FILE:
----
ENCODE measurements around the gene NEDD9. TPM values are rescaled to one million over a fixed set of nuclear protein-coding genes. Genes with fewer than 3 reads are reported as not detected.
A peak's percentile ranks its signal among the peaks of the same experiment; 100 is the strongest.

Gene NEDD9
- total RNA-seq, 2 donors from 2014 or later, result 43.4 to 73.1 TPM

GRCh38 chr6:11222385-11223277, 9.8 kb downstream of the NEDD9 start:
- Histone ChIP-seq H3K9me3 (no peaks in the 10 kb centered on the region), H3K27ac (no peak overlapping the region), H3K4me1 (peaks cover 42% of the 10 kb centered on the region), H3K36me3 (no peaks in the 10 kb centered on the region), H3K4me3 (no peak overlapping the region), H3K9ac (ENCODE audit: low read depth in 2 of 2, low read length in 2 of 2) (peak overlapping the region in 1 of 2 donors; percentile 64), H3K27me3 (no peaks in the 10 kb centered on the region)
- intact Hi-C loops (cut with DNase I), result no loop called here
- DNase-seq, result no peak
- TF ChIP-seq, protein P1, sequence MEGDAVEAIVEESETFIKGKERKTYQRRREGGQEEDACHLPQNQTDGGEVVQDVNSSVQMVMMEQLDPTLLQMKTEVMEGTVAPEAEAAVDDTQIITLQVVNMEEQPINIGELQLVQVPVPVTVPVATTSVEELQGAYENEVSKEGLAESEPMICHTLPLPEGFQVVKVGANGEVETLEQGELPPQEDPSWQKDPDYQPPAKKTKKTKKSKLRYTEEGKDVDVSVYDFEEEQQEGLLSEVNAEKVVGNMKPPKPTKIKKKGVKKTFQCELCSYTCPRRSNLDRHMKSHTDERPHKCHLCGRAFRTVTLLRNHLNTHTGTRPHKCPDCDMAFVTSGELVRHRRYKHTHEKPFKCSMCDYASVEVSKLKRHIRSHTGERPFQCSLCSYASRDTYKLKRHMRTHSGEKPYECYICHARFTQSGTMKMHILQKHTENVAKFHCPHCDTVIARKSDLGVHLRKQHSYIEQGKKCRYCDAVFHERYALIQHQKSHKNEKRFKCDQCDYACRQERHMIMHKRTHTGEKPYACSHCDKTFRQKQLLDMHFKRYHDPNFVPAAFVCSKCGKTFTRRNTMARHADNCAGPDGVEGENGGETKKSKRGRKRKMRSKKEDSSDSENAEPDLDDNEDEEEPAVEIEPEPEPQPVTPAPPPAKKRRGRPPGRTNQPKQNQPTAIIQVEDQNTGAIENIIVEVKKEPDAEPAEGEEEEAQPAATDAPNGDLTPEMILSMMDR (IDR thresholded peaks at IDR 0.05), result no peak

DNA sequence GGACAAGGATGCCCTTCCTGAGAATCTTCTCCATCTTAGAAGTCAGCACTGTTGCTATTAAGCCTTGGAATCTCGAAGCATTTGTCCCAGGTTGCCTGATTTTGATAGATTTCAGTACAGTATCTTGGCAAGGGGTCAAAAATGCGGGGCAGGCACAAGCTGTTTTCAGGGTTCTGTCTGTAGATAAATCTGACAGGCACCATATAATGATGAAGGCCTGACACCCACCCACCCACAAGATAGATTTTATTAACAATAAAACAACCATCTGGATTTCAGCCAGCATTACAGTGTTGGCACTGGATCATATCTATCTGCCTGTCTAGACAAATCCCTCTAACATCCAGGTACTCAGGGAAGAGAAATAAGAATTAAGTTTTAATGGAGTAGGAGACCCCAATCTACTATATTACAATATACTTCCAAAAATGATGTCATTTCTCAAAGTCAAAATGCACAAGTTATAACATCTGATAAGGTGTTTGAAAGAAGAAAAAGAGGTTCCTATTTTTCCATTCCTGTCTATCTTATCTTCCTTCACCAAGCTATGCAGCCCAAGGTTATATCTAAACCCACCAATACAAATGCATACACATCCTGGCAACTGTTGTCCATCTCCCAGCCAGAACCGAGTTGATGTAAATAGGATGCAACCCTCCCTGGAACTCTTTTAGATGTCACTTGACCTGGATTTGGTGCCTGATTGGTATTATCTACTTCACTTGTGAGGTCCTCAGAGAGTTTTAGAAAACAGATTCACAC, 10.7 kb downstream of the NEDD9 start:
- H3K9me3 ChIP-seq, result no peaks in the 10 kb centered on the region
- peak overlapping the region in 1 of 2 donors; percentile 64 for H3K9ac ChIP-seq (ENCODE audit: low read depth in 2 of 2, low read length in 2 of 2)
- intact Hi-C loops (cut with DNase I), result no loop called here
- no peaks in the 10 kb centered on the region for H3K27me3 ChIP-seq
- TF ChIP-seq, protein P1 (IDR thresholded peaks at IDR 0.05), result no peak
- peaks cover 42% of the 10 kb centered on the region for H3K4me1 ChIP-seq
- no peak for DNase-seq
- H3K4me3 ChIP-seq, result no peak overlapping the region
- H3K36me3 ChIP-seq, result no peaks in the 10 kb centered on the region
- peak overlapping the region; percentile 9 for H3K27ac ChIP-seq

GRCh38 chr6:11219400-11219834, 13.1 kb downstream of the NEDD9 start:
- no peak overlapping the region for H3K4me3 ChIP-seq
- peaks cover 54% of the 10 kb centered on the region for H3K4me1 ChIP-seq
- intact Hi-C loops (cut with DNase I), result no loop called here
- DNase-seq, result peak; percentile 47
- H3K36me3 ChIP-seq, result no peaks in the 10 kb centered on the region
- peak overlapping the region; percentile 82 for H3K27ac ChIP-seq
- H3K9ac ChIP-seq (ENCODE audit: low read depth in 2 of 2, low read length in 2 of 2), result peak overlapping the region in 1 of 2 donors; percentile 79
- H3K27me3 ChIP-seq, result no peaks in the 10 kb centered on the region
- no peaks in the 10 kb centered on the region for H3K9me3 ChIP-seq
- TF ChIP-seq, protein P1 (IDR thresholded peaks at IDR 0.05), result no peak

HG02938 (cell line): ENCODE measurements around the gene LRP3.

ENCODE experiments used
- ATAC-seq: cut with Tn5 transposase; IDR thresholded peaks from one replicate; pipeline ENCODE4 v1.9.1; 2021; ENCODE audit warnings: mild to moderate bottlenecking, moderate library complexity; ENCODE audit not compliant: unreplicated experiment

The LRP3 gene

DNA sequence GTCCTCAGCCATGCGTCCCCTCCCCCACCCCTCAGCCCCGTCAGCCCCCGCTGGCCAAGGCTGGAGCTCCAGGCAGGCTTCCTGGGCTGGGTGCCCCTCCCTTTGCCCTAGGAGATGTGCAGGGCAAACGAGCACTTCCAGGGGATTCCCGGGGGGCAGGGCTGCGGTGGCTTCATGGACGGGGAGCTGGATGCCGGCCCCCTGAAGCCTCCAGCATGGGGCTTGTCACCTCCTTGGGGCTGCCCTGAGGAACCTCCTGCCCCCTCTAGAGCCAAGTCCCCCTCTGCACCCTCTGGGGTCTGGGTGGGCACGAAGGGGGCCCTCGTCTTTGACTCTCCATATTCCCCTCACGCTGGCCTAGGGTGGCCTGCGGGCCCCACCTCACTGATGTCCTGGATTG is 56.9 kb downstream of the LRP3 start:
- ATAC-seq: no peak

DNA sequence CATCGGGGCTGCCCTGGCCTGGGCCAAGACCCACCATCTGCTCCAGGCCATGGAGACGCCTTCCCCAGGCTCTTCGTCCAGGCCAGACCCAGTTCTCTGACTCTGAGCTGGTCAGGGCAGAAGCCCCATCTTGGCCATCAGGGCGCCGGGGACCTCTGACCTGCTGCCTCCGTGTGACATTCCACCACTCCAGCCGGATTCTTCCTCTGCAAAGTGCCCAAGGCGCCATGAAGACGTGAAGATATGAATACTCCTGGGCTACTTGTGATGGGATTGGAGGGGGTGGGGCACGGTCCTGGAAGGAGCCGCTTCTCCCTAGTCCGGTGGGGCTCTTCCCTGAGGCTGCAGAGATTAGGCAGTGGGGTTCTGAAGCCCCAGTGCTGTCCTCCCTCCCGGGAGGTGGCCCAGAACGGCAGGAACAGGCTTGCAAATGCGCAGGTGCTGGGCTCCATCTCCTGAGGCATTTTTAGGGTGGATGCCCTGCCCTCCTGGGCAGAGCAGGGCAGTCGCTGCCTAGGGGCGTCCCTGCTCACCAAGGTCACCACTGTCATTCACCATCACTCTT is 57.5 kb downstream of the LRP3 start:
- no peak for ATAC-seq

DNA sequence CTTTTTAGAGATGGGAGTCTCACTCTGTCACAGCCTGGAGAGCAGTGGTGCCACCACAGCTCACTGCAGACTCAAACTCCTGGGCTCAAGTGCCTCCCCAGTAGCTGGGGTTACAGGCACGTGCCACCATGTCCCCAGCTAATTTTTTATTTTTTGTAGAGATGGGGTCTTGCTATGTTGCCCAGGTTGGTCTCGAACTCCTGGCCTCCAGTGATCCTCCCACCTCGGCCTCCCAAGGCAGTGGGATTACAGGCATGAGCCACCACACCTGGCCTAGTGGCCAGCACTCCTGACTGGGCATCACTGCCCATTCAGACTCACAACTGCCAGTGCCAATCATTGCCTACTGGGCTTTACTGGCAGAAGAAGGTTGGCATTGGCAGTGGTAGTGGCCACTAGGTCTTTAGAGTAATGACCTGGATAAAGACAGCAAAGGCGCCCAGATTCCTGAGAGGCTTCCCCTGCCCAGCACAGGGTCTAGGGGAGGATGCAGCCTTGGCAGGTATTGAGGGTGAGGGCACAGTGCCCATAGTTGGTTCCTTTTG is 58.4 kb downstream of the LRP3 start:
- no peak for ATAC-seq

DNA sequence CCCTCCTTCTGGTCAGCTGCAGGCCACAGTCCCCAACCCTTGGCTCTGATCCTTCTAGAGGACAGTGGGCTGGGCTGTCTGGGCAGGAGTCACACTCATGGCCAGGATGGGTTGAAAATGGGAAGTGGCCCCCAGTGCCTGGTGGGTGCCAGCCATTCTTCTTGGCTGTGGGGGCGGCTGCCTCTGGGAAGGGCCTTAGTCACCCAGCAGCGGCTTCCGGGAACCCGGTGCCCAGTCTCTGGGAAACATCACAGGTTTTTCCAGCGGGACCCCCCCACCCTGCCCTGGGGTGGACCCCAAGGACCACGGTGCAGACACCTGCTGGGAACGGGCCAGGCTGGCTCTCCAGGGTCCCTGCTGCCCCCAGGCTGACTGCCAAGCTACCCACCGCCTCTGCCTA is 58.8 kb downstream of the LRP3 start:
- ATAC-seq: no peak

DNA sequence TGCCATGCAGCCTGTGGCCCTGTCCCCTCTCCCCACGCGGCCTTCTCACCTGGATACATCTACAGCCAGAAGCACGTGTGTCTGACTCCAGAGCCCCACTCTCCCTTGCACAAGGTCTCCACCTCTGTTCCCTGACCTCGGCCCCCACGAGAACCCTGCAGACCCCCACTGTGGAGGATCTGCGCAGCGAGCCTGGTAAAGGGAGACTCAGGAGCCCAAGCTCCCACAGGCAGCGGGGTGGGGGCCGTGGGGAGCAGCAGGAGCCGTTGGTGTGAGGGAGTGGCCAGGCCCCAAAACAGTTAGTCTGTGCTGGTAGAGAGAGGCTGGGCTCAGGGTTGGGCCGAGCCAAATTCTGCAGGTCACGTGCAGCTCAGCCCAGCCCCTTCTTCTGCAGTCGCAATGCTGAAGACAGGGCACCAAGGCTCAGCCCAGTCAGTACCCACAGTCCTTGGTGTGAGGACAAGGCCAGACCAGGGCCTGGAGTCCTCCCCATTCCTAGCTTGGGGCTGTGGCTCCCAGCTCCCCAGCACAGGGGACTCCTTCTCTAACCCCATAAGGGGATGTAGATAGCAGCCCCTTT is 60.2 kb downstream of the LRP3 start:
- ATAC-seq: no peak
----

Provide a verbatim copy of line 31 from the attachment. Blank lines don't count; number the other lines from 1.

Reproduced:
- TF ChIP-seq, protein P1 (IDR thresholded peaks at IDR 0.05), result no peak